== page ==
Dallas mayor won’t sign pledge but says gay couples should have the right to wed
JOHN WRIGHT | Senior Editor
Although he declined to sign a pledge in support of same-sex marriage this week, Dallas Mayor Mike Rawlings declared Thursday, Jan. 19 that he personally supports the right of gay and lesbian couples to wed.
Rawlings has elected not to join a group of more than 75 mayors from across the country who’ve signed a pledge circulated by the group Freedom to Marry in conjunction with the U.S. Conference of Mayors meeting this week in Washington, D.C.
Under fire from the LGBT community for not signing the pledge, Rawlings explained that since becoming mayor last year, it has been his policy to avoid partisan political issues or social debates that don’t directly impact city government.
“This one obviously was very difficult for me, because I personally believe in the rights of the gay community to marry,” Rawlings said Thursday in an exclusive interview by phone from Washington, where he was still attending the conference. “I think this [same-sex marriage] is way overdue and we need to get on with it, but that’s my personal belief, and when I start to speak on behalf of the city of Dallas … I’ve got to be thoughtful about how I use that office and what I want to impact, and that’s why I decided to stay away from endorsing and signing letters like that.”
Daniel Cates, North Texas regional coordinator for the LGBT direct action group GetEQUAL, responded that if Rawlings really supports marriage equality, he should sign the pledge, which was set to be formally released at a press conference Friday morning, Jan. 20.
“I think he’s doing the same thing that a lot of politicians do, and that’s saying what he needs to say to get the LGBT vote,” Cates said.
After Dallas Voice reported on its website Wednesday night that Rawlings didn’t plan to sign the pledge, Cates launched a Facebook page and an online petition encouraging people to contact the mayor by phone, email and fax, and ask him to change his mind.
Cates said he may also organize a marriage demonstration outside City Hall in February — but was still hoping Rawlings would reverse course and sign the pledge on Friday.
“If he supports us, we need him to put his money where his mouth is,” Cates said. “Otherwise what he’s proving to me, personally, is that he supports us when it’s going to get him votes or money.”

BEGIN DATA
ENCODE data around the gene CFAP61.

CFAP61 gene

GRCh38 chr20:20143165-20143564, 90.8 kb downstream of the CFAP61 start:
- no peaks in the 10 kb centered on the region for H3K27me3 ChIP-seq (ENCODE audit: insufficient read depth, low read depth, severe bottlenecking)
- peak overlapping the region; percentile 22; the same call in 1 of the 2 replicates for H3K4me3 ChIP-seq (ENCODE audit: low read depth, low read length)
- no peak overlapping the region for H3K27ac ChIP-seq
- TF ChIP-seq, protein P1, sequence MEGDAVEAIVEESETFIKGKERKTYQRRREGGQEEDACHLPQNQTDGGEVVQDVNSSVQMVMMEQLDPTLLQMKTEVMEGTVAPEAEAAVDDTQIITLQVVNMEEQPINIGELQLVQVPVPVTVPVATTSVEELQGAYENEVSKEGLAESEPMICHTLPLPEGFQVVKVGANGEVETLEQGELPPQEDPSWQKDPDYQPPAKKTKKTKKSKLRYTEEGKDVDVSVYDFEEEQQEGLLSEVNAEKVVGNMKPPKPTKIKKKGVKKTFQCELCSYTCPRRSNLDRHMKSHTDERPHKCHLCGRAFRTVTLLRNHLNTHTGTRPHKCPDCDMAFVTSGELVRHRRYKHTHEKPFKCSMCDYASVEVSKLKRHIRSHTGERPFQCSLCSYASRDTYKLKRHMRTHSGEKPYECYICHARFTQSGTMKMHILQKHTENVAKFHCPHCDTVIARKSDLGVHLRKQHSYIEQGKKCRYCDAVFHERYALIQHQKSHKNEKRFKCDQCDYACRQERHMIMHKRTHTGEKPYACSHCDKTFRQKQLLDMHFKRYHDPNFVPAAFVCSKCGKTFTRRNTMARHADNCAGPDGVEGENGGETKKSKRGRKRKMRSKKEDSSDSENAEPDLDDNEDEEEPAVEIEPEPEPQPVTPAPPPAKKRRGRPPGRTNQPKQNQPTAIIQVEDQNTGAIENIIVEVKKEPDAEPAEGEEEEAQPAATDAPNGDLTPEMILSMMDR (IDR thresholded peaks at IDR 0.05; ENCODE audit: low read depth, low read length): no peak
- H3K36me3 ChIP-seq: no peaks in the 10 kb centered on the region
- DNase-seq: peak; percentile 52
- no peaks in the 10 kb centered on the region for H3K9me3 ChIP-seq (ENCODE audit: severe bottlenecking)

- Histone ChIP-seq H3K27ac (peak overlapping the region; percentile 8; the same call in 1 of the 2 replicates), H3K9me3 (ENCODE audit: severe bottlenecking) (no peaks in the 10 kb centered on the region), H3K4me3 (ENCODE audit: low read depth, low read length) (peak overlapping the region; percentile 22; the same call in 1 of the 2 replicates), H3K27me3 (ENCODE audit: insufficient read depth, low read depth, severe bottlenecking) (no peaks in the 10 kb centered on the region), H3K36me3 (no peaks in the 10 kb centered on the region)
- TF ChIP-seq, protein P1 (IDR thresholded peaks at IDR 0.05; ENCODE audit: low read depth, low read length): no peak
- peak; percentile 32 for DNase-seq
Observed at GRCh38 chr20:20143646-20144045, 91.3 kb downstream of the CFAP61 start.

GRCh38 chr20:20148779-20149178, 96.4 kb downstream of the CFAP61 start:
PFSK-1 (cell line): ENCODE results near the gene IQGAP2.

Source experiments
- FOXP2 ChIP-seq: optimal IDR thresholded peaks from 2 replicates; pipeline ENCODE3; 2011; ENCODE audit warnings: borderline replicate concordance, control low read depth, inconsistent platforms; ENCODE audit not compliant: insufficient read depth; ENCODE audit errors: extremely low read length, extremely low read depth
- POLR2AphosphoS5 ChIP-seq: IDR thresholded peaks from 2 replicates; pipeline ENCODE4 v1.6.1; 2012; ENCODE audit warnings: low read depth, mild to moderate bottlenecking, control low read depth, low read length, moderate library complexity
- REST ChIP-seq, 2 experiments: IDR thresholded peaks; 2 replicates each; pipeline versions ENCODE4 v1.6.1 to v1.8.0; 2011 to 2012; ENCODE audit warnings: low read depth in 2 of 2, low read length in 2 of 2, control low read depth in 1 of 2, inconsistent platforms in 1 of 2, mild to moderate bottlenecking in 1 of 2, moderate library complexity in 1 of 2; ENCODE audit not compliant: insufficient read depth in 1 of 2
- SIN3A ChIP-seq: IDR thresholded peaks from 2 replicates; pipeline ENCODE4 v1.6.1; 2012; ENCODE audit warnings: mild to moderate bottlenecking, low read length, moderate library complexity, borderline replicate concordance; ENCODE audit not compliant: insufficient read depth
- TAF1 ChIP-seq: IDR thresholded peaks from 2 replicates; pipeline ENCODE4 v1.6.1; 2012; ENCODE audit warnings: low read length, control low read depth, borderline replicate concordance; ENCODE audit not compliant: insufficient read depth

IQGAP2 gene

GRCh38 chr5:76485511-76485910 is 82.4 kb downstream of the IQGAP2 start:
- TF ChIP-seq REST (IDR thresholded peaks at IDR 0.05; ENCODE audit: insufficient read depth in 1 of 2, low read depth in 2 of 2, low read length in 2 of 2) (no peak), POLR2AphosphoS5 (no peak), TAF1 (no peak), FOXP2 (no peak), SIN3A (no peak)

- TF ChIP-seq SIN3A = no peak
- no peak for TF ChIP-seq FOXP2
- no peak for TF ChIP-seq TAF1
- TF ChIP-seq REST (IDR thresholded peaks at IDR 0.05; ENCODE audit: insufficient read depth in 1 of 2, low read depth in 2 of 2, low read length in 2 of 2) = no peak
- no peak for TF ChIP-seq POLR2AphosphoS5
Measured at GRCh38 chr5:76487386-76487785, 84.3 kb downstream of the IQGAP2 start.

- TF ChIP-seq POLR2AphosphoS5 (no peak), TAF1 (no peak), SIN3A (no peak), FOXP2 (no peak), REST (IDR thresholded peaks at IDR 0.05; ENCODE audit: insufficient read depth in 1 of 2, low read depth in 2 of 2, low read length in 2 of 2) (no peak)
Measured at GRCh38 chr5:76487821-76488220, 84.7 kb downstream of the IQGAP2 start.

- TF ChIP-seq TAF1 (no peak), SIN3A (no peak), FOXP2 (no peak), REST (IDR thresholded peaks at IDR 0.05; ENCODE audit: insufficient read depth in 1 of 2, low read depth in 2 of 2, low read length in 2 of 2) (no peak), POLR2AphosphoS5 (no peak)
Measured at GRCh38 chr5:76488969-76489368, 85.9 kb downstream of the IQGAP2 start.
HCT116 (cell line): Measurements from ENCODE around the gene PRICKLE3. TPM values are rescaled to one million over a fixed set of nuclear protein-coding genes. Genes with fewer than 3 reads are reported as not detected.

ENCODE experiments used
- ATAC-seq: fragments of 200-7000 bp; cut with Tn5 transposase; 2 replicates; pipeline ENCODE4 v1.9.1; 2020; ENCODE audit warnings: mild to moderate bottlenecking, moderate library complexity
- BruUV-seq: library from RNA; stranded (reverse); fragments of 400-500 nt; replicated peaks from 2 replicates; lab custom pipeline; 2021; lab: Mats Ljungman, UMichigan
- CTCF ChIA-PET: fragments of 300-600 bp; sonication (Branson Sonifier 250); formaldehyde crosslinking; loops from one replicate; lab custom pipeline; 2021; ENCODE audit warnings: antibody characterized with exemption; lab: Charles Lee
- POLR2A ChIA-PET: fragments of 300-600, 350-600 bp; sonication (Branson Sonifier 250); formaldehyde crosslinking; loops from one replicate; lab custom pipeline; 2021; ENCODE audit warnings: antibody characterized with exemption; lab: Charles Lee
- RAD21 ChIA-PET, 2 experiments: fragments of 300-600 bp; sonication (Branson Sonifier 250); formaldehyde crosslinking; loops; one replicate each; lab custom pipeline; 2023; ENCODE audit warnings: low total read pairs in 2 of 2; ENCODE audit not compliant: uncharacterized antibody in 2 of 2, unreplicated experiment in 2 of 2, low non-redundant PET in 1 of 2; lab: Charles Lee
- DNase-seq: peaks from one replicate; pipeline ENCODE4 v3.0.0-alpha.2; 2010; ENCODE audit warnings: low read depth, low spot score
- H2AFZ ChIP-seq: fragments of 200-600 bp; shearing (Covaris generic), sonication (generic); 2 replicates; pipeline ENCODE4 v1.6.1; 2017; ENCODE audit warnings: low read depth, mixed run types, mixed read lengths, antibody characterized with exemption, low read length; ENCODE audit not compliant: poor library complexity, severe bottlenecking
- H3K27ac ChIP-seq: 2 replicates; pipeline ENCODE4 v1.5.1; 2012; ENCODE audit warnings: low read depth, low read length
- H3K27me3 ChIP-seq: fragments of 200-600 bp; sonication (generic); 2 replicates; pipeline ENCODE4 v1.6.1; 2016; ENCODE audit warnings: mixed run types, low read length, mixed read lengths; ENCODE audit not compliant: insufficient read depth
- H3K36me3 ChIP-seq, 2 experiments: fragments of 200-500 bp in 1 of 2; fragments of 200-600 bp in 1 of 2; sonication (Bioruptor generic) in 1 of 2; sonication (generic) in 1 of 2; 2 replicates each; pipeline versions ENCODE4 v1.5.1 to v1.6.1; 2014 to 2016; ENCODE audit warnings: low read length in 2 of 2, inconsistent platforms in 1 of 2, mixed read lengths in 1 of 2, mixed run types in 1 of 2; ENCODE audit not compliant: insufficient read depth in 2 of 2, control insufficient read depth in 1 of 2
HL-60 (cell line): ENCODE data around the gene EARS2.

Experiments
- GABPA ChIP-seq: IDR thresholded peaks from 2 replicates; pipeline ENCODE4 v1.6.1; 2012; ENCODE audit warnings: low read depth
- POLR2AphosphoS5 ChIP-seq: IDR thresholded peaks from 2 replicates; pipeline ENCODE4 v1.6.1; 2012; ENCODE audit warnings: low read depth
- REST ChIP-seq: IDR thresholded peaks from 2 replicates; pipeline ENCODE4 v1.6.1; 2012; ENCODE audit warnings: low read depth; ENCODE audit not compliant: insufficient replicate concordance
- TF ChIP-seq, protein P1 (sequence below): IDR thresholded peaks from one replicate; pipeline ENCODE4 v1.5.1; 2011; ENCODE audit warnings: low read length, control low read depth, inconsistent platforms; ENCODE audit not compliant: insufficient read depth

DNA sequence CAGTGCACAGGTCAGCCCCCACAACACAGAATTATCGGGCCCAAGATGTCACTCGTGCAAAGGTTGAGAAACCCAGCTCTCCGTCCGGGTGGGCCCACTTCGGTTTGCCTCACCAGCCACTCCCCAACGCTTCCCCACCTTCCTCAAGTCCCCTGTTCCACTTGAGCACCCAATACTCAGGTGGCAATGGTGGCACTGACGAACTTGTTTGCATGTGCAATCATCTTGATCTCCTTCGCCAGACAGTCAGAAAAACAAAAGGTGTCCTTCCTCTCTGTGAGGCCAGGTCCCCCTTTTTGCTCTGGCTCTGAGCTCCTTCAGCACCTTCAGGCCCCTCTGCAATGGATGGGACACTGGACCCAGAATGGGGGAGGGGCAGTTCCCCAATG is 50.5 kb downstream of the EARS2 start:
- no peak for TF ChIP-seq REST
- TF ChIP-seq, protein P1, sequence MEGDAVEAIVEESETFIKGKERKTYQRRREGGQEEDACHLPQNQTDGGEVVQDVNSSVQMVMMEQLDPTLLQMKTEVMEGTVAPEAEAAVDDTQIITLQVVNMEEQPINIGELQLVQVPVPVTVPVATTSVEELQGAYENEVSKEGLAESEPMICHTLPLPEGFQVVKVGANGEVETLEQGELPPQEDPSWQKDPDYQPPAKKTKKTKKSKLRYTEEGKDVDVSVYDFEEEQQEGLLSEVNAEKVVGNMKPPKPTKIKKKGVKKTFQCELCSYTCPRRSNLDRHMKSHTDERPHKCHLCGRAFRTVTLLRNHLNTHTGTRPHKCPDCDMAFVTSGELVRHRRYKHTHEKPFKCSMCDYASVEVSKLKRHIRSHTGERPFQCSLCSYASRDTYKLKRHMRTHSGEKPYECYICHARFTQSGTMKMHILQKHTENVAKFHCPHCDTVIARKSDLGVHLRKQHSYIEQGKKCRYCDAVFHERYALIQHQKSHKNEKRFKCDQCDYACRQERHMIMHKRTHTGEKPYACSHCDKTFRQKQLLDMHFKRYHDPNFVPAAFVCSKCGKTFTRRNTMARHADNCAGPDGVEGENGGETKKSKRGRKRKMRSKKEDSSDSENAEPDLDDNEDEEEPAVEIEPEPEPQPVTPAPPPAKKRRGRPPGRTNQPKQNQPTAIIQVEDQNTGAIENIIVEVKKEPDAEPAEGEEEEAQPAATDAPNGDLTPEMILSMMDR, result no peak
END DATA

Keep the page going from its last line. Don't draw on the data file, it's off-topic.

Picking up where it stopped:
During his campaign last year, Rawlings said during a candidate forum that he voted against Texas’ 2005 constitutional amendment banning both marriage and civil unions. But before Thursday, the closest Rawlings had come to publicly endorsing same-sex marriage was in an interview with Dallas Voice during his campaign, when he said he felt the issue was “irrelevant” and “we should get beyond it and let people do what they want to do.”
Paula Blackmon, Rawlings’ chief of staff, said Thursday afternoon that 50 to 60 people had contacted the mayor’s office about the marriage pledge, with the vast majority saying he should sign it.
“People are communicating with us,” said Blackmon, who compared the public response to outcry over the city’s handling of the Occupy Dallas protests.
Rawlings said in addition to the LGBT community, he was getting pushback from his son and daughter, who he said were raised to reflect his personal beliefs about marriage equality.
“I’m catching a lot of grief in my family right now, just so you know, so I respect how people are feeling about this issue, and I understand it,” he said.
Other mayors who’ve signed the pledge include Michael Bloomberg of New York, Rahm Emanuel of Chicago, Annise Parker of Houston, Jerry Sanders of San Diego, Thomas Menino of Boston and Antonio Villaraigosa of Los Angeles.
Jackie Yodashkin, a spokeswoman for Freedom to Marry, said the full list of mayors who’ve signed the pledge would be revealed during Friday’s press conference to kick off the campaign, called Mayors for the Freedom to Marry.
However, Yodashkin told Dallas Voice that as of Thursday, Houston’s Parker and Austin’s Lee Leffingwell were the only ones from Texas who’d signed the pledge. About 20 mayors from Texas, including Fort Worth’s Betsy Price, pre-registered for the Winter Meeting of the U.S. Conference of Mayors, according to the website.
This article appeared in the Dallas Voice print edition January 20, 2012.
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